Maneuvers in those peacetime years demonstrated the need for better trained harbor defense troops and improved antiaircraft defenses for the rapidly developing air threat. Spreading antiaircraft defenses all across the isthmus was recommended. The idea of mobile batteries and searchlights outside the Canal Zone was also conceived.

During the 1930s, events in Europe and technological developments, such as the aircraft carrier and the long-range bomber, began to challenge the old axioms on which canal defense was based. Potential air bases from which an attack against the canal might be launched came into being with the growth of commercial aviation in Central and South America. Although sabotage remained the most likely danger, air strikes by land-based or carrier-based aircraft came to be regarded by the late 1930s as the most serious threat.

As war threatened, construction for more modern defenses was pushed ahead. An extensive road-building project was started, and Albrook Field was built on the Pacific side in late 1931 to supplement France Field, located on the Atlantic side of the isthmus. In 1939, military strength in the Canal Zone was almost 14,000 and had doubled to 28,000 by early 1940. As the blitzkrieg flashed across Europe, the threat of a sudden air and sea attack became real. Canal Zone defenses were built up at a feverish pitch.

FOLLOWING THE ATTACK ON PEARL Harbor, ground and air troops were rushed into the Caribbean theater to strengthen defenses and provide task forces for possible entry into Central and South America. Peak strength was reached in December 1942 with 68,000 troops stationed in Panama. The 6th Air Force provided air defense from bases all over the republic. Inside the Canal Zone hundreds of antiaircraft and automatic weapons batteries were manned. These batteries, with weapons ranging from 30-caliber machine guns to 3-in. antiaircraft cannons, protected the locks, canal, military installations, and interior approaches to the canal.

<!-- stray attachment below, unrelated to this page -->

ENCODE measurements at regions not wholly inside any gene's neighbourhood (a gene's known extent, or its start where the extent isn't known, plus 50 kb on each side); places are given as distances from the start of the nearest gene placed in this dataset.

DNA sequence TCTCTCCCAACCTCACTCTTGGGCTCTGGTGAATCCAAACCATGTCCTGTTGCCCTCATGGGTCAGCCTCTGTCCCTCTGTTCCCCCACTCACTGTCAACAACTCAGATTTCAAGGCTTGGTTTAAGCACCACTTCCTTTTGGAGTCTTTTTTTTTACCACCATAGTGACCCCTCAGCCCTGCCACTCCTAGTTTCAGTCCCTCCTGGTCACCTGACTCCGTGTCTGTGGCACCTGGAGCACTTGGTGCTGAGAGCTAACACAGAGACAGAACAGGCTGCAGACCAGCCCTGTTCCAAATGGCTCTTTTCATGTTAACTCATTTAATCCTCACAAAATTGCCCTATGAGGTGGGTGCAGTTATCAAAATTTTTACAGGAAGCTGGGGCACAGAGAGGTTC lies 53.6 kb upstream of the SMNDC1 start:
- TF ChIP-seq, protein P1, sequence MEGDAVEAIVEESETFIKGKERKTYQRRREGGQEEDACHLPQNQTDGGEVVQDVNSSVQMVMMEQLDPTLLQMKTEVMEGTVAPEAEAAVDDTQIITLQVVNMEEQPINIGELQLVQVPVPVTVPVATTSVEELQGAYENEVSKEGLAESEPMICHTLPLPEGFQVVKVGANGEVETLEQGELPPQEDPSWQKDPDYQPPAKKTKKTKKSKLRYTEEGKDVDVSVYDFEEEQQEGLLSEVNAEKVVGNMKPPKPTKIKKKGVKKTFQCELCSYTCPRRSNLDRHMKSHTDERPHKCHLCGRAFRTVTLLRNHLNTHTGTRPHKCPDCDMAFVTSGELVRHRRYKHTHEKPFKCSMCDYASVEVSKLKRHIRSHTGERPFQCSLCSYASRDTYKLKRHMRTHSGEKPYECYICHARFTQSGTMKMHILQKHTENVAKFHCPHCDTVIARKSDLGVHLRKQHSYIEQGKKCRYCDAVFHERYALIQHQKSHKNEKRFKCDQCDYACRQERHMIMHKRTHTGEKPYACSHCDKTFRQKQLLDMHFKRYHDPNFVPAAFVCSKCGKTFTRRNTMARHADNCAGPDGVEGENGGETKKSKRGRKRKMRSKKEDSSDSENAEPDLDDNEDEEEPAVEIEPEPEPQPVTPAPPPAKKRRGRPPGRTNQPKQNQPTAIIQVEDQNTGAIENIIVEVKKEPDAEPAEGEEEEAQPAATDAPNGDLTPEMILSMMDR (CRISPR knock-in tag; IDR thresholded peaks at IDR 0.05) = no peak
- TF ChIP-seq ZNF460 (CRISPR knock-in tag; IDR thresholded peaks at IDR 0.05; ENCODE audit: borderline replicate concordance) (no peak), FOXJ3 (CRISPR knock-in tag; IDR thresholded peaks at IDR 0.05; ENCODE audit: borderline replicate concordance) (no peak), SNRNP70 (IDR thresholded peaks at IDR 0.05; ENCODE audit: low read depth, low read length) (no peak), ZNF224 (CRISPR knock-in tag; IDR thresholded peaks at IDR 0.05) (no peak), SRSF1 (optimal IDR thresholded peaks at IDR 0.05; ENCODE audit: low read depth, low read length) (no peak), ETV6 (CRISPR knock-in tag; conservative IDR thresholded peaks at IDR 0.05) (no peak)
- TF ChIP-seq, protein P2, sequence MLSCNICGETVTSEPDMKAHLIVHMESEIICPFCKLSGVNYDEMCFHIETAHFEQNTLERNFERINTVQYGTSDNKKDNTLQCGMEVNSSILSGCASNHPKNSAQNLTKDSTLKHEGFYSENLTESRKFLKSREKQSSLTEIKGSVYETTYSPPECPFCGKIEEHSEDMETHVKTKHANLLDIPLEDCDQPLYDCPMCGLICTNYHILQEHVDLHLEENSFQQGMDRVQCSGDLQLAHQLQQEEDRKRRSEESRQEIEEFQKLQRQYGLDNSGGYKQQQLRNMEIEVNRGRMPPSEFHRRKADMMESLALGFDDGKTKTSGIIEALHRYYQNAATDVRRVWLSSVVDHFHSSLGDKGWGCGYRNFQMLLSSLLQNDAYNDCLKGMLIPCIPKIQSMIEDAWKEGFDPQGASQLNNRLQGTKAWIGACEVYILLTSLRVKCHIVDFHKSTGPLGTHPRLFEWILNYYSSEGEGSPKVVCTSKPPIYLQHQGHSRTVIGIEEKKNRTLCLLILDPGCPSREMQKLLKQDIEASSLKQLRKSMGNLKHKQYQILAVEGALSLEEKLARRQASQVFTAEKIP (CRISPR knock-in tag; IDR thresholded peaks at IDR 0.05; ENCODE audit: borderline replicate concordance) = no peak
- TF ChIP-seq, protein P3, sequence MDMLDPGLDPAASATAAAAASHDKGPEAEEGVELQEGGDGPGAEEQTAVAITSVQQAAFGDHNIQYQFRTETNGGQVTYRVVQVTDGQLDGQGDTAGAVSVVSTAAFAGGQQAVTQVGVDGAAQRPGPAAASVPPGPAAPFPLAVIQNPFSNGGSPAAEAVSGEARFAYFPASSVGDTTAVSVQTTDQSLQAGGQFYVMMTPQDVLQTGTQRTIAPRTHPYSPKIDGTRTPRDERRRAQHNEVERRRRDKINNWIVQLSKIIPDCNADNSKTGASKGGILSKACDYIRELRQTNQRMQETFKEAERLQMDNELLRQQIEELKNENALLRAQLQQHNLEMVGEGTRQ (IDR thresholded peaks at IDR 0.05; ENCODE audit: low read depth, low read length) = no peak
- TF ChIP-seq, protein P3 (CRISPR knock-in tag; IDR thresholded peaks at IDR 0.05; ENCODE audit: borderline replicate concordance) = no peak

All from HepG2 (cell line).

At strategic points such as canal locks, barrage balloons were used to provide cover against dive bombardment. A smoke screen could also be produced for additional cover. The Trans-Isthmian Highway linking the Atlantic and Pacific coasts was completed by the Army in April 1942. It permitted rapid movement of troops and supplies in tactical situations. Additional roads were built to training areas and interior antiaircraft gun positions. During the war, transit guards boarded vessels to protect against possible hostile actions by ship crews. Shipping losses to U-boats lurking in the Caribbean totaled 1,550,000 tons in 1942 but dropped to 178,000 tons by 1943.

In the fall of 1942, the change in the general war situation was reflected in the strength of the Caribbean Defense Command. Japan had suffered a number of major defeats in the southwest Pacific, reducing the threat of attack. Brazil had entered the war on the side of the Allies, and the danger of air raids and Axis-inspired revolutions in South America were greatly reduced. Great Britain and the United States controlled the Atlantic. These factors, together with the need for the rapid forward deployment of all available troops to other theaters, dictated a halt in the expansion of Caribbean forces and the beginning of a reduction.